The "spine-tingling" discovery of the remains of five archbishops of Canterbury, including one who oversaw the publication of the King James Bible in 1611, has been made beneath a medieval parish church next to Lambeth Palace in the U.K.
The Garden Museum reported on Sunday that a cache of 30 lead coffins that had been undisturbed for centuries was found last year during a refurbishment project, with a closer inspection now revealing the metal plates bearing the names of five former leaders of the Church of England.
"This is a discovery of exceptional interest, and will be a new story in the interpretation of the Church of St Mary's-at-Lambeth, in which the Museum is housed," the Museum said in a statement.
Christopher Woodward, director of the Garden Museum, added: "I knew there had been 20,000 bodies buried in the churchyard. But I thought the burial places had been cleared from the nave and aisles, and the vaults under the church had been filled with earth."
The Telegraph, which described the view of the archbishops' coffins as "spine-tingling" and "astonishing," noted that the most important of all the finds was the coffin of Richard Bancroft, the Archbishop of Canterbury from 1604 to 1610.
Bancroft is credited with overseeing the first ever publication of the King James Bible, which began in 1604, and was published in 1611, one year after this death.
"Archbishop Bancroft was chosen by King James I to put together a new English translation of the Bible," Woodward explained. "He didn't write it, of course, but he made it happen, and the words he forced into print still ring out across a thousand churchyards every Sunday morning. It feels very precious to have his coffin as cargo in our hold."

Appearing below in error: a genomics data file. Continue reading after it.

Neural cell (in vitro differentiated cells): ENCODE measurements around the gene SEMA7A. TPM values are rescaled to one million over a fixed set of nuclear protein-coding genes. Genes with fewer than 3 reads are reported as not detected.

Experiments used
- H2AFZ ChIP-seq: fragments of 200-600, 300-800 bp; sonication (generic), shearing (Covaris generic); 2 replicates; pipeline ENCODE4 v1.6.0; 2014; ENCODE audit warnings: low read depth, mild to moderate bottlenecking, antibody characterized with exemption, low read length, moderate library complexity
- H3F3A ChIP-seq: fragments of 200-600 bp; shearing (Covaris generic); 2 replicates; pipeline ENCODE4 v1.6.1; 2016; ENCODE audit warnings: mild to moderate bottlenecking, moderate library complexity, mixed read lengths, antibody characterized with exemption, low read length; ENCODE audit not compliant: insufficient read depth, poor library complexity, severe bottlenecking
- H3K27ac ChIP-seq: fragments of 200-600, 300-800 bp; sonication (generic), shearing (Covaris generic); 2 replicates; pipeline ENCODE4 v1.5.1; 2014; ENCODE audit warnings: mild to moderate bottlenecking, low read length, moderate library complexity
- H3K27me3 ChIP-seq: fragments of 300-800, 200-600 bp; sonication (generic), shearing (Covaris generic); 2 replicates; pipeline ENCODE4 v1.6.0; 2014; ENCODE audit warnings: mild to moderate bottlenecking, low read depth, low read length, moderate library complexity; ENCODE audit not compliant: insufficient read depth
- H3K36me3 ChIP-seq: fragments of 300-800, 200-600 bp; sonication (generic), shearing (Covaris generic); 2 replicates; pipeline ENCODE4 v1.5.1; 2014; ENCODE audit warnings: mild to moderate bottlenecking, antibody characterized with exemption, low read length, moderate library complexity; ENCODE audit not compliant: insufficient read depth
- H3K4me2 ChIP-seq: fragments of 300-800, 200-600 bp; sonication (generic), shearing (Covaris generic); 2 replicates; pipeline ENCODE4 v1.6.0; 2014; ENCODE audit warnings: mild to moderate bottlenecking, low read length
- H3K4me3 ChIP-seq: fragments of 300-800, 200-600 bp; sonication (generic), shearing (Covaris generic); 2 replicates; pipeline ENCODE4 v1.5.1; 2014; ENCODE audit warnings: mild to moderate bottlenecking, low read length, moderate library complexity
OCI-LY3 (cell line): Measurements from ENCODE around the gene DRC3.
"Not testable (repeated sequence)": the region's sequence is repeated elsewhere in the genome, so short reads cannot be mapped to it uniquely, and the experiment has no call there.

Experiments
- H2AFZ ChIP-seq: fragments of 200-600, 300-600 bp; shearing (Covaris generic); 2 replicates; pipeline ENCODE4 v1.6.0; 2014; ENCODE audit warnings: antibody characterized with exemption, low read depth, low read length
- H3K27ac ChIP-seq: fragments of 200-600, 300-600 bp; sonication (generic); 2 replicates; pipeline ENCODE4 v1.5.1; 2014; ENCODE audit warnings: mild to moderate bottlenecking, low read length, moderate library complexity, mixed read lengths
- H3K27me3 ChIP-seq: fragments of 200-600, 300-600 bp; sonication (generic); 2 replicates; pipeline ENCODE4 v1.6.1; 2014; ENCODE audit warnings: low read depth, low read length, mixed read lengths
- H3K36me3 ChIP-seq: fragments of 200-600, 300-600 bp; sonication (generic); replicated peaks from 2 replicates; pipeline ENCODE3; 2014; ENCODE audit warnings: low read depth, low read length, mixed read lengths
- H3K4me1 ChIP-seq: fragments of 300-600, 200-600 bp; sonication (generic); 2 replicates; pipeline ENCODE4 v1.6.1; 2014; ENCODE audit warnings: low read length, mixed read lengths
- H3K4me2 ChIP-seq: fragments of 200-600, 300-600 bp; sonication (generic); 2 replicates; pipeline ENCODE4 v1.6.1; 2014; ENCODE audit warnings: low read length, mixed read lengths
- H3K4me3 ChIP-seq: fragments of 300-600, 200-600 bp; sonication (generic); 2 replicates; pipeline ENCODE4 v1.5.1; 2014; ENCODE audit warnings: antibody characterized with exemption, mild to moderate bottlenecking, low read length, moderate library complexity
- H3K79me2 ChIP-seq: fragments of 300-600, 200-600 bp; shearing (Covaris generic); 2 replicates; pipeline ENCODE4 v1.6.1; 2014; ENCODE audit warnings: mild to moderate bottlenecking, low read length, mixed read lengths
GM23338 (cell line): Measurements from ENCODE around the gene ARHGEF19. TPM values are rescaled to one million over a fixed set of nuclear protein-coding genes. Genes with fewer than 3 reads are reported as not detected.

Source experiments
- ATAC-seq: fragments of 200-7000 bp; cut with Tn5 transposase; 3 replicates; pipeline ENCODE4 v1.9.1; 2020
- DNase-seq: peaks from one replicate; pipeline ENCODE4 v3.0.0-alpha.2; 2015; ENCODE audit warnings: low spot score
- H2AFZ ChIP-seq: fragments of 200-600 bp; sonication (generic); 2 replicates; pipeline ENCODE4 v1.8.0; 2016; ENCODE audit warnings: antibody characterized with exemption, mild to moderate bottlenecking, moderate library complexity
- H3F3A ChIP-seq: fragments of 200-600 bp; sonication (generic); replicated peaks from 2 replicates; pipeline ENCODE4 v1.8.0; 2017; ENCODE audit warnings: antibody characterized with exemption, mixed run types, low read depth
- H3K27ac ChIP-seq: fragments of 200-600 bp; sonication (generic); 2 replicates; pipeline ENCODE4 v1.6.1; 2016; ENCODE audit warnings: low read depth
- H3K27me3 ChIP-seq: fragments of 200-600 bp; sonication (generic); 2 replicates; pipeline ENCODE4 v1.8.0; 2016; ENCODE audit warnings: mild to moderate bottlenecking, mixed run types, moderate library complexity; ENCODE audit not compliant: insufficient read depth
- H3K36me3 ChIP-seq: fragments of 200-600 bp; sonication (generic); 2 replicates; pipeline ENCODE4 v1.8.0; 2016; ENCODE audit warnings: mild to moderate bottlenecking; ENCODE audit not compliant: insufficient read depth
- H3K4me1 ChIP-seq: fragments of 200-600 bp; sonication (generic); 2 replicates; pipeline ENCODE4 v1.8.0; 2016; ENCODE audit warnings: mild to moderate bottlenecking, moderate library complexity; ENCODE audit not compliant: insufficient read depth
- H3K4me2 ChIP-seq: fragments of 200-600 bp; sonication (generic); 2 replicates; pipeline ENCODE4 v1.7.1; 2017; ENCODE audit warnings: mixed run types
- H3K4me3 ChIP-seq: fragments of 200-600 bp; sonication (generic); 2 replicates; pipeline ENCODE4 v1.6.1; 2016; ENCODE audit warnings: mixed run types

Wesley Kerr, chair of the Heritage Lottery Fund from 2007 to 2014, added: "This is really astonishing — this is one of the most incredible things I've seen. ... To know that possibly the person that commissioned the King James Bible is buried here is the most incredible discovery and greatly adds to the texture of this project."
It had previously been believed that St Mary-at-Lambeth, the Anglo-Saxon church built in 1062, had lost the coffins of the archbishops, which were buried there between the 17th and 19th centuries, after it had to be almost entirely rebuild in 1851.
Site manager Karl Patten, from the building contractors Rooff, explained that his team was lifting the flagstones in the church when they discovered an entry into an underground tomb.
They used mobile phone cameras to search the void, BBC News noted, which was when they first saw the coffins.
"Wow, it was the crown — it's the mitre of an archbishop, glowing in the dark," Woodward shared of his first impressions upon taking a look at the images.
The coffins were apparently stacked on top of each other in a brick-lined vault, with the red and gold mitre, or bishop's head-dress, resting on top of one of the coffins.
St Mary-at-Lambeth's records have shown that the other four archbishops buried there include John Moore (in office 1783 to 1805), Frederick Cornwallis (1768 to 1783), Matthew Hutton (1757 to 1758), and Thomas Tenison (1695 to 1715).
Other important figures were also apparently laid to rest in the vault, including the Dean of Arches John Bettesworth, who lived from 1677 to 1751, and was a judge who sat at the ecclesiastical court of the Archbishop of Canterbury.
Woodward said that the site may hold other mysteries as well.
"This church had two lives: it was the parish church of Lambeth, this little village by the river ... but it was also a kind of annex to Lambeth Palace itself," the Garden Museum director said.
"And over the centuries a significant number of the archbishops' families and archbishops themselves chose to worship here, and chose to be buried here."
Watch the Garden Museum's video of the discovery: